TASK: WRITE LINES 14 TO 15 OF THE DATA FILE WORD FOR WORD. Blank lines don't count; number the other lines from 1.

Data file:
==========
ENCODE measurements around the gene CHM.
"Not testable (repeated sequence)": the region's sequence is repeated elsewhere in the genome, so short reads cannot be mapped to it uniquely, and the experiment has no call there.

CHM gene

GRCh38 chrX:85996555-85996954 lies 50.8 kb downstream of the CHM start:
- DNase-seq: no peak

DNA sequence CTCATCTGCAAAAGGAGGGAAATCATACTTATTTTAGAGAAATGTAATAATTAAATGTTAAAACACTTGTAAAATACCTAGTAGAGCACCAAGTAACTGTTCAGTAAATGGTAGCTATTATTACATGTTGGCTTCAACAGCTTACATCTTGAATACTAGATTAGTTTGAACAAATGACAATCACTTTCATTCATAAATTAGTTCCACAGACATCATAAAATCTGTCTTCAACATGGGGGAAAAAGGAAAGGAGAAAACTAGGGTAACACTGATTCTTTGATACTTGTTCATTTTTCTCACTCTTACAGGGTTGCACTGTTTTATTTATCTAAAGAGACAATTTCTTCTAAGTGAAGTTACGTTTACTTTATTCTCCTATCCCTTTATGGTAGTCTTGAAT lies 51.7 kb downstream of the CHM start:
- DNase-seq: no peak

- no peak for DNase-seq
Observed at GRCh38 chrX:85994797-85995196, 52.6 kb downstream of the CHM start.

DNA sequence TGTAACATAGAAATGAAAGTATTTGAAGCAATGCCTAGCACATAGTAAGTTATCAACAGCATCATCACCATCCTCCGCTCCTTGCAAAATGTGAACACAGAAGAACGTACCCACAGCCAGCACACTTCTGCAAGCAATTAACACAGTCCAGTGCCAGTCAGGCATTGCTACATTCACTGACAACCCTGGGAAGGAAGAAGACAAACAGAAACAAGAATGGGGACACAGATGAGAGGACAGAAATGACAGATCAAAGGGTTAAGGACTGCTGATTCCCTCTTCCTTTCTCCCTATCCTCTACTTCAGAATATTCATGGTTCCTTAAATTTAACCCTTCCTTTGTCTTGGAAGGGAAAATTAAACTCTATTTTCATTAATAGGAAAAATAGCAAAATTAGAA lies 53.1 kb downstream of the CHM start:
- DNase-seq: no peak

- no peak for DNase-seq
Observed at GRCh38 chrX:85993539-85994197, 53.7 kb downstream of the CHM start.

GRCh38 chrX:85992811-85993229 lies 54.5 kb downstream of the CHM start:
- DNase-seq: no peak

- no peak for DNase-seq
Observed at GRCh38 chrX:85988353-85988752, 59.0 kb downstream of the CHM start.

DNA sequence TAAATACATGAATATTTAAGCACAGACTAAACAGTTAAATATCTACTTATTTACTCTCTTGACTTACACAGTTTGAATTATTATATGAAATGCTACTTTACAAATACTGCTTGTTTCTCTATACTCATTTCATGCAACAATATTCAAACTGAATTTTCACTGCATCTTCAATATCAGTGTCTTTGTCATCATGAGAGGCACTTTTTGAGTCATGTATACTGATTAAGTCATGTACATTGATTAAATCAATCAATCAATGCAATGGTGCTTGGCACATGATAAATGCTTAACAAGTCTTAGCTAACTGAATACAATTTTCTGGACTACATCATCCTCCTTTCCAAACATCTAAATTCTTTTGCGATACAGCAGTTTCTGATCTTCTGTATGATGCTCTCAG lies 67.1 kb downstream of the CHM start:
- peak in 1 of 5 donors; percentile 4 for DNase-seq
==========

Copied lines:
GRCh38 chrX:85992811-85993229 lies 54.5 kb downstream of the CHM start:
- DNase-seq: no peak